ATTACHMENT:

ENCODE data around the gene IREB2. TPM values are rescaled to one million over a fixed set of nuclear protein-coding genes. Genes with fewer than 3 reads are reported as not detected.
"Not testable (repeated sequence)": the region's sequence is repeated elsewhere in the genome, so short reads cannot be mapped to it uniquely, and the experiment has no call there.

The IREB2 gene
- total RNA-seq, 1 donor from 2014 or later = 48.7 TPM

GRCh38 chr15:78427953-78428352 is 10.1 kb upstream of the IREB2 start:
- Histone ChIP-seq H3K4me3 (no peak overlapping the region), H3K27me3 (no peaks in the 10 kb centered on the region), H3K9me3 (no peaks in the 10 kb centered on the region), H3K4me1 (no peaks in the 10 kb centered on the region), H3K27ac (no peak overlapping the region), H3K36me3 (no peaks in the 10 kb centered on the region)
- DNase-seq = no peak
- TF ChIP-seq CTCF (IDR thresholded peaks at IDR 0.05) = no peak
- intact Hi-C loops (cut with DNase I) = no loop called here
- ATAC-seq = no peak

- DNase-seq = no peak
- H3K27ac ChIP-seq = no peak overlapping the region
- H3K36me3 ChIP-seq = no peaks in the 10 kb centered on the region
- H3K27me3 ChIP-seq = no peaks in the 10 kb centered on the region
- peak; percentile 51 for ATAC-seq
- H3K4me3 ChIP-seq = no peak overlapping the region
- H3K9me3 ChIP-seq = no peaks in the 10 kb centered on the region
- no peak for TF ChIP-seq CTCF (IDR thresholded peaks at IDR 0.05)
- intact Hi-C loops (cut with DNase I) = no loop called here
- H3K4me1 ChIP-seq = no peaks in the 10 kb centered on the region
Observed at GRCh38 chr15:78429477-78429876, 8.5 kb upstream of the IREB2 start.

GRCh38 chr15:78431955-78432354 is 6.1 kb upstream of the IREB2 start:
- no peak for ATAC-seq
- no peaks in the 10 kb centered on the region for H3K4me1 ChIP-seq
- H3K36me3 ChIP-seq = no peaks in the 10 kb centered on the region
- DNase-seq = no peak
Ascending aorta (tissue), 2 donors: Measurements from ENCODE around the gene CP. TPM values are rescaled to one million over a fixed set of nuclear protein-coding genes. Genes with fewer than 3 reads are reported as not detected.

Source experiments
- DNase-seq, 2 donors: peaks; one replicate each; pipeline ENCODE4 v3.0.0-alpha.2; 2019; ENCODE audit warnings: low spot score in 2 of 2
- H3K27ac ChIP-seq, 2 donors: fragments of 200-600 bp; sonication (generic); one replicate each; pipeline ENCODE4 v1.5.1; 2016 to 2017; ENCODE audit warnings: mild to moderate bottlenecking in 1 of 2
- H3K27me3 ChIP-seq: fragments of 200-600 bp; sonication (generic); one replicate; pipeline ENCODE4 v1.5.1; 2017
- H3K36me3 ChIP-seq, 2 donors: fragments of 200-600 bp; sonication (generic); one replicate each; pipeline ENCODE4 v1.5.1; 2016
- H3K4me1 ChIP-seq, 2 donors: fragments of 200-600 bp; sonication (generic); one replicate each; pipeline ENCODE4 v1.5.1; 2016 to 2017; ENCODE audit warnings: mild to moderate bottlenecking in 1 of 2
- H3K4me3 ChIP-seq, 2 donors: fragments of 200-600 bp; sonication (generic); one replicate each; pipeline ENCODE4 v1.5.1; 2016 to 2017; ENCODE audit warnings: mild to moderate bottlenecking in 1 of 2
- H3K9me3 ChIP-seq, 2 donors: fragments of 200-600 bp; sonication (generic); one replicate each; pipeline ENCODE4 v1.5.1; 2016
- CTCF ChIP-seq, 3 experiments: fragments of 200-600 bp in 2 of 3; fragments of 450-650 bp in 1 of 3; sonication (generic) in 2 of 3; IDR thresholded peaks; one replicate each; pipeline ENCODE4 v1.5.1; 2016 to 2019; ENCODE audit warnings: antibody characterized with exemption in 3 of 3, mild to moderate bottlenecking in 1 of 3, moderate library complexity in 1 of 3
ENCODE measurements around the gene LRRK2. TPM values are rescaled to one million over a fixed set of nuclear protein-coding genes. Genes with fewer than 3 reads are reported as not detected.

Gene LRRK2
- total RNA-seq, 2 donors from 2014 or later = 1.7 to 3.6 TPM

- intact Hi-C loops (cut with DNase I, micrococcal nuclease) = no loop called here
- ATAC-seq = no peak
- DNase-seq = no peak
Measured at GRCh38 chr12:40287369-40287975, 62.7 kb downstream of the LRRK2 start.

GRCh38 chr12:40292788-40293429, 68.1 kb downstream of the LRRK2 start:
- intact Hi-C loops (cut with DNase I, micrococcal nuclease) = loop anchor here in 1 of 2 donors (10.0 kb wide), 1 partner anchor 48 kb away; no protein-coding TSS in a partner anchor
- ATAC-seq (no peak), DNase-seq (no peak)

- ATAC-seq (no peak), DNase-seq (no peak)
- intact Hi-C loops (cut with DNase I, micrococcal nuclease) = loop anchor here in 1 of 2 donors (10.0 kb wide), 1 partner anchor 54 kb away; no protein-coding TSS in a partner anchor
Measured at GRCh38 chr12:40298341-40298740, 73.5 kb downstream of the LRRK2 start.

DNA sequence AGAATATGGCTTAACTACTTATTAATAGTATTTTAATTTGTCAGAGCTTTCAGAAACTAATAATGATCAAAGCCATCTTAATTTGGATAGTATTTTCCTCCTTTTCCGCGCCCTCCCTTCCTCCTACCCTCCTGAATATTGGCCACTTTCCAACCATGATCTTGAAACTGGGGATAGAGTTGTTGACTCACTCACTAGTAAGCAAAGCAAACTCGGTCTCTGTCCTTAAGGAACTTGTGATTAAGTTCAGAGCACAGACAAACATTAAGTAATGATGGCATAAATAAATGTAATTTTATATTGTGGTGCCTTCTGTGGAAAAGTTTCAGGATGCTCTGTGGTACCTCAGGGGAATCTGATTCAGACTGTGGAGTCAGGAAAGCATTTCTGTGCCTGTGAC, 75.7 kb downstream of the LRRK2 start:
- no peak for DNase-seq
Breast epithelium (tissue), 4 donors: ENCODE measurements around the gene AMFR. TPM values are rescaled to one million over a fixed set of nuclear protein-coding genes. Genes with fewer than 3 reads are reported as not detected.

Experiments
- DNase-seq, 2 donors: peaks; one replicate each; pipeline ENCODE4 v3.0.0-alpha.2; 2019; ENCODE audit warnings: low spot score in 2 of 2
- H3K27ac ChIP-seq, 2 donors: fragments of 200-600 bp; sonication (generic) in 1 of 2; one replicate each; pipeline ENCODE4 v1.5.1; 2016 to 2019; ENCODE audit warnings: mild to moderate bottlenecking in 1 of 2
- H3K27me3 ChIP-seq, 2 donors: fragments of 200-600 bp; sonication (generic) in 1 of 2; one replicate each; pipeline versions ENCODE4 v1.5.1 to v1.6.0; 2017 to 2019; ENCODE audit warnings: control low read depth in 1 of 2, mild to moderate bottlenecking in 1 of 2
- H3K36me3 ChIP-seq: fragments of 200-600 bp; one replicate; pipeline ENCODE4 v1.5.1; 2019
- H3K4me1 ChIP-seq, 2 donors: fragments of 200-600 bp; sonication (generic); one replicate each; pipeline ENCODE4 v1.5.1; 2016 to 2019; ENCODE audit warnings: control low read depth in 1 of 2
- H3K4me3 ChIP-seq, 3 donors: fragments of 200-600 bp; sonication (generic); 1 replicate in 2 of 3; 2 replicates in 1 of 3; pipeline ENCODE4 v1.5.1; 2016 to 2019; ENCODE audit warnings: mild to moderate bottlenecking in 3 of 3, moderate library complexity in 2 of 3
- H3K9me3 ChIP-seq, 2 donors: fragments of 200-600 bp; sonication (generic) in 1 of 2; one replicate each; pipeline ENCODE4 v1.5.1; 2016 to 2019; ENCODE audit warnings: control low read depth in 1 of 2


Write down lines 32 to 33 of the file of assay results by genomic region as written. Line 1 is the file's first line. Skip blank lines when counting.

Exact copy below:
- H3K36me3 ChIP-seq, 2 donors: fragments of 200-600 bp; sonication (generic); one replicate each; pipeline ENCODE4 v1.5.1; 2016
- H3K4me1 ChIP-seq, 2 donors: fragments of 200-600 bp; sonication (generic); one replicate each; pipeline ENCODE4 v1.5.1; 2016 to 2017; ENCODE audit warnings: mild to moderate bottlenecking in 1 of 2